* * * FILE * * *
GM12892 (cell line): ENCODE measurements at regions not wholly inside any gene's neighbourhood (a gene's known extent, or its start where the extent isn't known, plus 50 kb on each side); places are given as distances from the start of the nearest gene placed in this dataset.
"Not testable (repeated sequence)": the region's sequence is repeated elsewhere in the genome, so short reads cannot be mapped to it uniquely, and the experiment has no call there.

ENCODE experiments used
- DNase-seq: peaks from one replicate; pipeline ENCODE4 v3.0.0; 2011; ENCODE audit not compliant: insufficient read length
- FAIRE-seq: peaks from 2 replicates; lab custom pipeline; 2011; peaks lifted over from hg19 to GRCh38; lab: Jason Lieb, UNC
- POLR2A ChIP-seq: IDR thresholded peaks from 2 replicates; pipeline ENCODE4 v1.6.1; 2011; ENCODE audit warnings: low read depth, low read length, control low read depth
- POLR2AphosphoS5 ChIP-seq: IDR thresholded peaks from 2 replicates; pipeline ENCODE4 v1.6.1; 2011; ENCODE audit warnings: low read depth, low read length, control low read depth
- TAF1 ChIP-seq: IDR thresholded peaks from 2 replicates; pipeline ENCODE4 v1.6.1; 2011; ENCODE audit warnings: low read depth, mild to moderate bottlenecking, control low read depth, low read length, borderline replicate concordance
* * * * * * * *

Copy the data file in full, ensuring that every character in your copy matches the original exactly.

GM12892 (cell line): ENCODE measurements at regions not wholly inside any gene's neighbourhood (a gene's known extent, or its start where the extent isn't known, plus 50 kb on each side); places are given as distances from the start of the nearest gene placed in this dataset.
"Not testable (repeated sequence)": the region's sequence is repeated elsewhere in the genome, so short reads cannot be mapped to it uniquely, and the experiment has no call there.

ENCODE experiments used
- DNase-seq: peaks from one replicate; pipeline ENCODE4 v3.0.0; 2011; ENCODE audit not compliant: insufficient read length
- FAIRE-seq: peaks from 2 replicates; lab custom pipeline; 2011; peaks lifted over from hg19 to GRCh38; lab: Jason Lieb, UNC
- POLR2A ChIP-seq: IDR thresholded peaks from 2 replicates; pipeline ENCODE4 v1.6.1; 2011; ENCODE audit warnings: low read depth, low read length, control low read depth
- POLR2AphosphoS5 ChIP-seq: IDR thresholded peaks from 2 replicates; pipeline ENCODE4 v1.6.1; 2011; ENCODE audit warnings: low read depth, low read length, control low read depth
- TAF1 ChIP-seq: IDR thresholded peaks from 2 replicates; pipeline ENCODE4 v1.6.1; 2011; ENCODE audit warnings: low read depth, mild to moderate bottlenecking, control low read depth, low read length, borderline replicate concordance